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Performance Surges

Performance Surges

Lean, Mean, and Green: Electric Motorcycle Performance Surges Forward Through Racing

Here’s an interesting thought – you’ve probably seen a lot more electric motorcycles in racing than you ever have on the open road.

Performance Surges The same certainly can’t be said for cars. While electric auto racing series’ like Formula E and the Pikes Peak International Hill Climb feature electric classes with incredibly well developed – not to mention lighting fast – battery-powered race cars, electric car brands like Tesla and various all-eletric models from the Nissan Leaf to the BMW i8 are a completely common sight on the road these days. But where are all the electric motorcycles?

Interestingly, the motorcycle market has not jumped onto the idea of battery power the way the car market has. For the most part, major OEMs have all but ignored the concept (publicly at least), leaving developments in the niche to small startups like Zero Motorcycles, Brammo, Lightning, Energica, Alta Motors, and others. It’s a shame too – electric motorcycles are incredible to ride, with instant-torque anywhere in the power band, near-silent operation, and no need to shift gears that makes riding an electric motorcycle an experience so unique, it’s like riding for the first time again.

But for a number of reasons – high cost, limited range, long charging times, and noiseless operation that unnerves some street riders are among them – electric motorcycles have remained the domain of a curious minority, and large-scale commercial success continues to elude the handful of manufactures that make them. But even without the demand from of the open market, the performance of electric motorcycles has continued to surge forward, with relative performance gains dwarfing those found in gas-powered vehicles – and it’s all because of the fast-paced competition in electric racing.


Isle of Man TT was the first major race to incorporate an electric vehicle class, and while largely ignored at first, it has grown to become one of the most interesting classes in the series. MotoCzysz, an American firm, was the champion for the first three years, before being displaced by Honda-backed Mugen Shinden.


Only a little over a decade ago, the idea of an electric motorcycle was primarily the domain of quirky inventors who found ways to make battery operated motors rigged together out of spare parts and battery banks cobbled together in home workshops. But those early prototypes demonstrated the viability of electric bikes, and the idea finally became the core product for a startup called Zero Motorcycles in 2006.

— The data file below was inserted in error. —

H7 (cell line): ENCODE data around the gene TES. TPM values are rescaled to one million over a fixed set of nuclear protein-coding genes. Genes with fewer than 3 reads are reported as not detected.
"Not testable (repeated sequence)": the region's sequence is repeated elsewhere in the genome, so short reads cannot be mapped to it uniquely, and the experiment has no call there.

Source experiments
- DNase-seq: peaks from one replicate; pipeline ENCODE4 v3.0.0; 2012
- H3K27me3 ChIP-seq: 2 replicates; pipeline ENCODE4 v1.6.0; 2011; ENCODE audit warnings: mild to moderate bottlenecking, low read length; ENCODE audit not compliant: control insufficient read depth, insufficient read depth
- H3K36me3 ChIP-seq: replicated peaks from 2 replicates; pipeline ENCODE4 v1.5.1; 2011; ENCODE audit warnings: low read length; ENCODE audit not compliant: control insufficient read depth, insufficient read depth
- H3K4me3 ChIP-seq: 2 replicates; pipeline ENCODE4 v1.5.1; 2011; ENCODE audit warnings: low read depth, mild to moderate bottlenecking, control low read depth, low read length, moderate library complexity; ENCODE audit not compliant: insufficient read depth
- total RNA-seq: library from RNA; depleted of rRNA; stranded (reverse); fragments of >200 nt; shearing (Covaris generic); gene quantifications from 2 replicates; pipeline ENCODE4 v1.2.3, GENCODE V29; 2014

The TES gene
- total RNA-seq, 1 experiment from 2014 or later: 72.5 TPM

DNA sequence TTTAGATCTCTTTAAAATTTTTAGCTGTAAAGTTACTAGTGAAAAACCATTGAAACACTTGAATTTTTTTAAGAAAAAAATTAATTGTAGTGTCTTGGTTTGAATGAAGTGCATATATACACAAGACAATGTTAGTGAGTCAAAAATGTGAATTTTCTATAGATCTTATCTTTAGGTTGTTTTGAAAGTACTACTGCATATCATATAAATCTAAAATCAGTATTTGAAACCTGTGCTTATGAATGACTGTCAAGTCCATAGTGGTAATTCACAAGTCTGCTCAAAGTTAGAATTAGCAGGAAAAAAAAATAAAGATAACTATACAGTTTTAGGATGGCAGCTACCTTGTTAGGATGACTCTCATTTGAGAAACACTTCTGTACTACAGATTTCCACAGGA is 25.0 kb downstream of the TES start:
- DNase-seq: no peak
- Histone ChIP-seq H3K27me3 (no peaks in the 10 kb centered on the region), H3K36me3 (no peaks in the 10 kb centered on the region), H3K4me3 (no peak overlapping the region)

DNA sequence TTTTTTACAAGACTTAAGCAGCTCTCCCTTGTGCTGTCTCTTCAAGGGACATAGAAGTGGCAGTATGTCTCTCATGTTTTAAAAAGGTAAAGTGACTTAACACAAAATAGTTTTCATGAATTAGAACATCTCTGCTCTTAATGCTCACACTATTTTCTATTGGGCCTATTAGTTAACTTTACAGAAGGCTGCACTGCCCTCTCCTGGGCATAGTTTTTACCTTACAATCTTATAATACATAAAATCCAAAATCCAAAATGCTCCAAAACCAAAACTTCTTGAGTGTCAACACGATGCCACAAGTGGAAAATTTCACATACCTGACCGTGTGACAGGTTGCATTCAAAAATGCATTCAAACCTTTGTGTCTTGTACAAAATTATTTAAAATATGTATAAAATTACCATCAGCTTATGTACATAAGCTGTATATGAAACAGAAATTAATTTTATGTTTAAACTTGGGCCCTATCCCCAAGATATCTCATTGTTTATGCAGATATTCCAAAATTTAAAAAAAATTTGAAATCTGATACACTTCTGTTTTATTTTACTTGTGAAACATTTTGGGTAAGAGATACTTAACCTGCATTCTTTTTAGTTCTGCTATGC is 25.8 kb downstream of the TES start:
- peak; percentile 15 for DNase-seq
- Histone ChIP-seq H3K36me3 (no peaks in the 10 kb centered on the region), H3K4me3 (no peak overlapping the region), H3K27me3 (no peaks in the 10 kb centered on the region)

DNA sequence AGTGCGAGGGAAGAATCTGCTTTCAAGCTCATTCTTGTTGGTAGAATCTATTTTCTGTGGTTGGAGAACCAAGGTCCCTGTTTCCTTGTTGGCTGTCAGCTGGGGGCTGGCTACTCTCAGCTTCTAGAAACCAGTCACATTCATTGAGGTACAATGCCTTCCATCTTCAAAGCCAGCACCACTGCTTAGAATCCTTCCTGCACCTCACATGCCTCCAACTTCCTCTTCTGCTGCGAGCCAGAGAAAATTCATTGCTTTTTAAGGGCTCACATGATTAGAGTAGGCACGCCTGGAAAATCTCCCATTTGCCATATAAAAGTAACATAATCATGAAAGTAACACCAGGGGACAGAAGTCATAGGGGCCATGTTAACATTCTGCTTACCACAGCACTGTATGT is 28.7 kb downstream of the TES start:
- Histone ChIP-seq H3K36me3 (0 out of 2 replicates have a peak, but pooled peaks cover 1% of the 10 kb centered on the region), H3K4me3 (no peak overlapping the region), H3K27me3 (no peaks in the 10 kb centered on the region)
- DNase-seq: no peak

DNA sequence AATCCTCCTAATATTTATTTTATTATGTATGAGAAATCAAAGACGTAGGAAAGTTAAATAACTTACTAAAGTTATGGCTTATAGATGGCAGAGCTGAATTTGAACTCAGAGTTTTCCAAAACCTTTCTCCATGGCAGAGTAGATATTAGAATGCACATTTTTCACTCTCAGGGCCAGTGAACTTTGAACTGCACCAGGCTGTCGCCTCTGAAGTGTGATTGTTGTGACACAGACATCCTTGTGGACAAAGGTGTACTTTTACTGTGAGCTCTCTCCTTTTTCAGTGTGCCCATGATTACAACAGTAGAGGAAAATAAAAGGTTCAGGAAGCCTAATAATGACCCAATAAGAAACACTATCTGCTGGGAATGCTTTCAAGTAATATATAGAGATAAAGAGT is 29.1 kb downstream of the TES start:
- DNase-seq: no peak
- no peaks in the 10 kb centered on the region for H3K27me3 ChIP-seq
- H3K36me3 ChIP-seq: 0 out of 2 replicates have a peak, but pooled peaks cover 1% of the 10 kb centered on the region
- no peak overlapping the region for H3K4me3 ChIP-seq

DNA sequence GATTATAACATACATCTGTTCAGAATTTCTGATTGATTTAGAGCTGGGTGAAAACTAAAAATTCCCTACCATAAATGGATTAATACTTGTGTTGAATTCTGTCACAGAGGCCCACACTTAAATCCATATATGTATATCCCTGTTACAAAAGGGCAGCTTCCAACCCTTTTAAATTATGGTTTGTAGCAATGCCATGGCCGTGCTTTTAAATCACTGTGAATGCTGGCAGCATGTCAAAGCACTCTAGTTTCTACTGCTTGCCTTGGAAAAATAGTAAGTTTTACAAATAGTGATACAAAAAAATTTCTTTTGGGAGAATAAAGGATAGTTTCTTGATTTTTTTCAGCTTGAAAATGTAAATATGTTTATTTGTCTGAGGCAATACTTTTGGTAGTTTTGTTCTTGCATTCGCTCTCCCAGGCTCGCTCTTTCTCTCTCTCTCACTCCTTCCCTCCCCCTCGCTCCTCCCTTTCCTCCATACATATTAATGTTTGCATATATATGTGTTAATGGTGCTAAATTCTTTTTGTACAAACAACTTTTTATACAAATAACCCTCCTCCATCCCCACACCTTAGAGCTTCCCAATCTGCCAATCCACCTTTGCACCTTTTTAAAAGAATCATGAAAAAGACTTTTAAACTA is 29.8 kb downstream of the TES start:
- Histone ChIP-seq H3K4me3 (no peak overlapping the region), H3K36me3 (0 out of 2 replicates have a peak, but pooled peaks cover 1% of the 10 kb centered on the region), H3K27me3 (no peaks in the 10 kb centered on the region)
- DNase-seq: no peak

The early Zeros were ugly, underpowered, and too expensive, but the company persisted, eventually becoming the dominant name in an industry that had little competition in those early days – in fact, in the 2000s, most people didn’t even realize electric motorcycles existed. But it was in 2010 where electric motorcycles got their first opportunity to be seen on the world stage – seeing the increasing performance found in garage-built electric bikes being raced in local circuits around the world and being shared on social media, the organizers of the world’s oldest motorcycle race, Isle of Man TT, created a racing class just for them.

The class was called TT Zero, named after the zero-emissions rule for entrants. While early on it came off as a bit of a sideshow – a boring, slow, and eerily quiet class among the rocketing gas powered race bikes that dominated at TT – the tiny handful of contenders took it seriously, and competition in the last 7 seasons has been stiff. While racers from the UK tended to dominate the main classes, it was actually Americans who dominated the Zero class in the early days, led by inventor and electric vehicle pioneer, Michael Czysz.

Competition in the class got serious quickly – and the bikes became alarmingly fast. The class also attracted much more well-developed and resourced race teams, such as Victory Racing from the U.S. and Mugen Shinden, the Honda-backed team that has won the last four years running. As a result, performance has soared – the fastest speed around the mountain course in 2010 was only 96.8mph in 2010, but by 2015, the top speed had skyrocketed to 119.5mph. That’s not only a dramatic improvement in relative speed, but surprisingly, it’s not far off from the performance of the open class superbikes in the top-tier Senior class, who post times in the low 130s – only a 10-12mph difference!

But the Isle of Man isn’t the only legendary race where electric motorcycles have become in a class of their own, and demanded the attention of the world’s racing fans – another is our very own Pikes Peak International Hill Climb, another dangerous, fascinating time trial race where man and machine are put to the test against a course rather than against each other. Click Here…

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